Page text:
Astronomers in parts of Europe, Africa, Central Asia and Australia were hoping for clear skies on Wednesday to enjoy a total lunar eclipse, the first of 2011 and the longest in nearly 11 years.
A total lunar eclipse occurs when Earth casts its shadow over the Moon.
The lunar face can sometimes turn reddish, coppery-brown or orange, tinged by light from the Sun that refracts as it passes through our atmosphere.
The terrestrial shadow starts to fall at 1724 GMT and lifts at 2300 GMT, although "totality" -- when the lunar face is completely covered -- runs from 1922 to 2102 GMT, according to NASA's veteran eclipse-watcher, Fred Espenak.
The 100-minute period of totality is the longest since July 2000.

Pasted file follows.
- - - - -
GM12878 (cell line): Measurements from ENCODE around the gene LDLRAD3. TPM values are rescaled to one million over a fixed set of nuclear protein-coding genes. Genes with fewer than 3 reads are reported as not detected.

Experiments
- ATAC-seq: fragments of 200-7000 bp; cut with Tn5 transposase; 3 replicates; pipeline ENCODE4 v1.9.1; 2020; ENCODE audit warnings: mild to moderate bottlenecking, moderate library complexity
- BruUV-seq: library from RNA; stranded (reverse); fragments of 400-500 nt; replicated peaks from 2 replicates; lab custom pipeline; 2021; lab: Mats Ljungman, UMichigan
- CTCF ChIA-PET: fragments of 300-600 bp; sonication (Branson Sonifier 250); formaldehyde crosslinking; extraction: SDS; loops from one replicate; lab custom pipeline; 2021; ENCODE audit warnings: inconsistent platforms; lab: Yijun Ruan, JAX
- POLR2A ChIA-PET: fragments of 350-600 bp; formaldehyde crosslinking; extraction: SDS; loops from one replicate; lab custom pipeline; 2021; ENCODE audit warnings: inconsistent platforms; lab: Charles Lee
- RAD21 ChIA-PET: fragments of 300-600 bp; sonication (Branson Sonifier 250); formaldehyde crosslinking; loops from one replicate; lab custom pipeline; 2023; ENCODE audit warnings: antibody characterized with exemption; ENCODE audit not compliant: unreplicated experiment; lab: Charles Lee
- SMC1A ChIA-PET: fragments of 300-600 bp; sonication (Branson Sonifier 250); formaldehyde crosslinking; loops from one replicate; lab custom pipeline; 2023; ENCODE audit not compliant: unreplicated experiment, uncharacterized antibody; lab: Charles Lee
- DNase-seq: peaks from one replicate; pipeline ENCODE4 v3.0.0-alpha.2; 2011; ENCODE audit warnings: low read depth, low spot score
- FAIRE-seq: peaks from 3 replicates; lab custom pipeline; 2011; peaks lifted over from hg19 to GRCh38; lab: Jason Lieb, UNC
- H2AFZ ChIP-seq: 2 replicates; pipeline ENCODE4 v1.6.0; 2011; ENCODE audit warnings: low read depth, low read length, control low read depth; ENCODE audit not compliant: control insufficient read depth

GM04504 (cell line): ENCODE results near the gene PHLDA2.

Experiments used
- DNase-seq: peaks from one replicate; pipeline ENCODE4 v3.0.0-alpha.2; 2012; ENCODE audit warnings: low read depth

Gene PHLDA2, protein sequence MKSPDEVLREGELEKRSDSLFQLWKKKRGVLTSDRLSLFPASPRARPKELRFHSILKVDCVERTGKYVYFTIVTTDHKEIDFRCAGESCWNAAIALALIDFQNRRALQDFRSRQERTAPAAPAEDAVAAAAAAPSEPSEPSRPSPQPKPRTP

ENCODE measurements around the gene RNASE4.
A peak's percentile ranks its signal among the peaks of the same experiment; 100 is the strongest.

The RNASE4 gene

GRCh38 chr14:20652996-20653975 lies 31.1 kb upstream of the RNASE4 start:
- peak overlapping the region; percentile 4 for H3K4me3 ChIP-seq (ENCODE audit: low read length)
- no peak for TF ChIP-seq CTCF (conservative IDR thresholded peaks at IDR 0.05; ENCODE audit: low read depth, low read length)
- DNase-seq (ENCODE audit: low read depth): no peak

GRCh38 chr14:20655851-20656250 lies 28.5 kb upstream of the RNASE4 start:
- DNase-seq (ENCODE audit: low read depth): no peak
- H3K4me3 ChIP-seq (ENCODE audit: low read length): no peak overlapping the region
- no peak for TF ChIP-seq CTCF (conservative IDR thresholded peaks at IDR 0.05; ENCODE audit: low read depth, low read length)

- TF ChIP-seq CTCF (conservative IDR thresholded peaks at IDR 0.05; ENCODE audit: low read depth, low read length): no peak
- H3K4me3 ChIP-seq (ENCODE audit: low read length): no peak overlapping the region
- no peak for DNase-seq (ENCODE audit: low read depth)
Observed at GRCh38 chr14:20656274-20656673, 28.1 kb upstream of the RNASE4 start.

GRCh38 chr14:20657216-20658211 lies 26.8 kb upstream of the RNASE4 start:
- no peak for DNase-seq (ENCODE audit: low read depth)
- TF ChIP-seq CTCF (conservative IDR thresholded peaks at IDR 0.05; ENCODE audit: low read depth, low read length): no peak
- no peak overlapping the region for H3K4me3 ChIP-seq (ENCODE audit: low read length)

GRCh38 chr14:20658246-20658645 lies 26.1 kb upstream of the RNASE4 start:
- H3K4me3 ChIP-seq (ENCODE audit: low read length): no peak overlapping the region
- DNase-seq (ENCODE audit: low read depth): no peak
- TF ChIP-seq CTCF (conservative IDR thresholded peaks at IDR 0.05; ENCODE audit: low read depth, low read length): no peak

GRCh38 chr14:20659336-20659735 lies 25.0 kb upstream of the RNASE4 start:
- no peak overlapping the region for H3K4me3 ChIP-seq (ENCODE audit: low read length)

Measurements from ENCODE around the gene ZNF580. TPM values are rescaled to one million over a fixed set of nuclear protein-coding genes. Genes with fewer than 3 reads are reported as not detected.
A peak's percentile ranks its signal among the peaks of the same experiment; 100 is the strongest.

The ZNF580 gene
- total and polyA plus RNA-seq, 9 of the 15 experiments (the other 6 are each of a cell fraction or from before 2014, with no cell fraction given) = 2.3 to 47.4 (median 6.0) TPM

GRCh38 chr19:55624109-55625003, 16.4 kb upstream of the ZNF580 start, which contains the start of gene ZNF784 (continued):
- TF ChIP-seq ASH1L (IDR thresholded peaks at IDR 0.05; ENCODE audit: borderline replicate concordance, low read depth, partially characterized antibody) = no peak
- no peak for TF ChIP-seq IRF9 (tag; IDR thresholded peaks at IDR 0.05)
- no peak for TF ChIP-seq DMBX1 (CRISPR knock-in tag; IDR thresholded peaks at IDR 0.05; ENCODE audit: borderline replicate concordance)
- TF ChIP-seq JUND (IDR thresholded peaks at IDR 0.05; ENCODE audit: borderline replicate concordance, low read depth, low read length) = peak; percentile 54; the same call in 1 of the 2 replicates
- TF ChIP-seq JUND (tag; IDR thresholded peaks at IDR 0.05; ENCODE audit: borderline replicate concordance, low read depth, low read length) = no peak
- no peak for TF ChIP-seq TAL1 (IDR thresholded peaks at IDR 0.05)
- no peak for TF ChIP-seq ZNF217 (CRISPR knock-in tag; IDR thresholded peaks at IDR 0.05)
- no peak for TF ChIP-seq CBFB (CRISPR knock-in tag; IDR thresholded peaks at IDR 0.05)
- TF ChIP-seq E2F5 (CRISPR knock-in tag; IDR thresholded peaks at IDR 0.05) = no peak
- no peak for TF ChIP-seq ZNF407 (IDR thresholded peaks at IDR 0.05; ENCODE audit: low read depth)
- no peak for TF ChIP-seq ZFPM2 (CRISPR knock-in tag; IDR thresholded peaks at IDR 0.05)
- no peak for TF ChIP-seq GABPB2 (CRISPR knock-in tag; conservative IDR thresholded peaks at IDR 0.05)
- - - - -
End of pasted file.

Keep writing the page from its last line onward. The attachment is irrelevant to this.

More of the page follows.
"The entire event will be seen from the eastern half of Africa, the Middle East, Central Asia and western Australia," says Espenak (eclipse.gsfc.nasa.gov/OH/OH2011.html#LE2011Jun15T).
"Observers throughout Europe will miss the early stages of the eclipse because they occur before moonrise. Fortunately, totality will be seen throughout the continent except for northern Scotland and northern Scandinavia."
Eastern Asia, eastern Australia and New Zealand will miss the last stages of the eclipse because they occur after moonset.
Totality will be visible from eastern Brazil, Uruguay and Argentina. None of the eclipse will be visible from North America, though.
The next total lunar eclipse is on December 10.
There will be partial solar eclipses on July 1 and November 25. The next total solar eclipse will take place on Nov 13 2012, in a track running across North Australia, New Zealand, the South Pacific and southerly South America.
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